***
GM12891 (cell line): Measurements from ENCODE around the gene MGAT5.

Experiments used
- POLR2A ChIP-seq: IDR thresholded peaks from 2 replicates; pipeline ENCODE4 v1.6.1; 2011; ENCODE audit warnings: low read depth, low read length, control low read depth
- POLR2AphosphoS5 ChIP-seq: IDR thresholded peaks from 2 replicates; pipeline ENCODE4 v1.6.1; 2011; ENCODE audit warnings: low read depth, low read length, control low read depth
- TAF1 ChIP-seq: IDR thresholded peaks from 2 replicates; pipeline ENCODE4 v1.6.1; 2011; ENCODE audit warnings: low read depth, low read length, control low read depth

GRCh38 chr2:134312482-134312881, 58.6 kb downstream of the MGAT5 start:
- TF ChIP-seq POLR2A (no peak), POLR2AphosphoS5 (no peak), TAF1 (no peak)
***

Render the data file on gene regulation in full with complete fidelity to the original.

GM12891 (cell line): Measurements from ENCODE around the gene MGAT5.

Experiments used
- POLR2A ChIP-seq: IDR thresholded peaks from 2 replicates; pipeline ENCODE4 v1.6.1; 2011; ENCODE audit warnings: low read depth, low read length, control low read depth
- POLR2AphosphoS5 ChIP-seq: IDR thresholded peaks from 2 replicates; pipeline ENCODE4 v1.6.1; 2011; ENCODE audit warnings: low read depth, low read length, control low read depth
- TAF1 ChIP-seq: IDR thresholded peaks from 2 replicates; pipeline ENCODE4 v1.6.1; 2011; ENCODE audit warnings: low read depth, low read length, control low read depth

GRCh38 chr2:134312482-134312881, 58.6 kb downstream of the MGAT5 start:
- TF ChIP-seq POLR2A (no peak), POLR2AphosphoS5 (no peak), TAF1 (no peak)